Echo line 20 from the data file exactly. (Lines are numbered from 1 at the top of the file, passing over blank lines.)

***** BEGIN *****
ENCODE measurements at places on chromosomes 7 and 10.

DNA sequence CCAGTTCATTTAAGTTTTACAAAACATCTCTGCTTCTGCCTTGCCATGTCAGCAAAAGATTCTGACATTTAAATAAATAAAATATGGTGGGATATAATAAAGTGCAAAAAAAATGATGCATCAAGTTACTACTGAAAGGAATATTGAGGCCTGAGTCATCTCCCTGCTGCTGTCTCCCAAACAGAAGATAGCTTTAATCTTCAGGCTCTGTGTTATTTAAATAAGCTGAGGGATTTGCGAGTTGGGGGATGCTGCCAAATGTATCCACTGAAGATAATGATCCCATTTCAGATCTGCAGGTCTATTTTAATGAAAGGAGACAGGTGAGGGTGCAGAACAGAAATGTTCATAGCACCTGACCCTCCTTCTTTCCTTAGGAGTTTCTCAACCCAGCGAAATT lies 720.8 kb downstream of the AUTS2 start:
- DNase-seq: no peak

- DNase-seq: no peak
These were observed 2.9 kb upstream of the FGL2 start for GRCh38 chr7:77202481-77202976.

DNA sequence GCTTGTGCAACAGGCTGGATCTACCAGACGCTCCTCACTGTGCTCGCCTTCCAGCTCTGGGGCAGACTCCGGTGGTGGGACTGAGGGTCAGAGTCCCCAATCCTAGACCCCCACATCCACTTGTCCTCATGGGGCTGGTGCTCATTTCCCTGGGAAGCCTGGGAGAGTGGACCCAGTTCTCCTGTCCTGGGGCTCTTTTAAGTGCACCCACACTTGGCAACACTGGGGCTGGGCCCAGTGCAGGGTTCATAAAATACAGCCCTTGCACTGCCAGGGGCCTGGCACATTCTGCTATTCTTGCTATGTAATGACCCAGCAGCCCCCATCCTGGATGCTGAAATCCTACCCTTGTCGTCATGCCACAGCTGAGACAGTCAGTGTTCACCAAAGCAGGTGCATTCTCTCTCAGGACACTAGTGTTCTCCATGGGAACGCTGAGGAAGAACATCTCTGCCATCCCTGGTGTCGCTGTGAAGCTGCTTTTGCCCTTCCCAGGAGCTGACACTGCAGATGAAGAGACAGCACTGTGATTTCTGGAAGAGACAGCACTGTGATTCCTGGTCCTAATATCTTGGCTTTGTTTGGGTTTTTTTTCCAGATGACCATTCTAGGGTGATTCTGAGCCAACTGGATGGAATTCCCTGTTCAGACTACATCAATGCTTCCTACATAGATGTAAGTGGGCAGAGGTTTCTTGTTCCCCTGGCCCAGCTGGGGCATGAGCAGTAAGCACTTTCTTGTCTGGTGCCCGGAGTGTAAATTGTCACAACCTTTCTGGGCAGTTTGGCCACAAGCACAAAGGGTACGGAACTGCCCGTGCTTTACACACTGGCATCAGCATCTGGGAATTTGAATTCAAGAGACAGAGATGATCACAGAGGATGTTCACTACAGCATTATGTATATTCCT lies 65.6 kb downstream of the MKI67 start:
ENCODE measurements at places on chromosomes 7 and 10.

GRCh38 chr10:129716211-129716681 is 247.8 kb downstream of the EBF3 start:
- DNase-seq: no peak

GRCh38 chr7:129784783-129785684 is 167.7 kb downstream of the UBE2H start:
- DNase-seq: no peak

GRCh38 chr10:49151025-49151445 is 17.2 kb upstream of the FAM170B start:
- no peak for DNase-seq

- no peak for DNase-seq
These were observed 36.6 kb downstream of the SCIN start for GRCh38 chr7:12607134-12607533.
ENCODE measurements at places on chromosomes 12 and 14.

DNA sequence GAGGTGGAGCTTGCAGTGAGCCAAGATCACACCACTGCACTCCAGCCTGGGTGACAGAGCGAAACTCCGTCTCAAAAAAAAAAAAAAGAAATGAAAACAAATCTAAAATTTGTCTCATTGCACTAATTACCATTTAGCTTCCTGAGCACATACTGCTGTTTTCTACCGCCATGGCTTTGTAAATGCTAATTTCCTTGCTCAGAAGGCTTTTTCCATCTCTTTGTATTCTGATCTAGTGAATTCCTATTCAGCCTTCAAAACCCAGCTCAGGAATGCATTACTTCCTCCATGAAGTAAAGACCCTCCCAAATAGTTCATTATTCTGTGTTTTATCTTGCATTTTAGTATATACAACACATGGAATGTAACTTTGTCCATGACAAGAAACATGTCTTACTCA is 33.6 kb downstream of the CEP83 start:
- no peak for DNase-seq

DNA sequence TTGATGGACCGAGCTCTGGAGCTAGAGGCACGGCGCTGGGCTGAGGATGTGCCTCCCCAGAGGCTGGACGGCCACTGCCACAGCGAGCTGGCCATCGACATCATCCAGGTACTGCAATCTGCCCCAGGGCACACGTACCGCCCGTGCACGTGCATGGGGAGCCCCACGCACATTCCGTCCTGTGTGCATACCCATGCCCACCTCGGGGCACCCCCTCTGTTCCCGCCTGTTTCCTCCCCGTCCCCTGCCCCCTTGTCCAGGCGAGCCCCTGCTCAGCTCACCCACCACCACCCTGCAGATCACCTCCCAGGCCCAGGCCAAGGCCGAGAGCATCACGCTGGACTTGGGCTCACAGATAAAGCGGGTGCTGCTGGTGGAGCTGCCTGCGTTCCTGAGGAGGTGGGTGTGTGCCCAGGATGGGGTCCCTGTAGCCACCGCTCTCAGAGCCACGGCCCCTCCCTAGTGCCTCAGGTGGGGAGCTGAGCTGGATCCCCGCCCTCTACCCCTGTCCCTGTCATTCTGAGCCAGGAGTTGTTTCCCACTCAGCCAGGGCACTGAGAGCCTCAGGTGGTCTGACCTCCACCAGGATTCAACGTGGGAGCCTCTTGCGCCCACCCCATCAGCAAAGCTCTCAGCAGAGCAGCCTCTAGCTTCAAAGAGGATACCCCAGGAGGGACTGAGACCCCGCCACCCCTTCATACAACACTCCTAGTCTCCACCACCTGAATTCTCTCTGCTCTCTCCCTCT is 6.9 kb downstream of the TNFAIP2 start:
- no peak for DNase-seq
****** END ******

- no peak for DNase-seq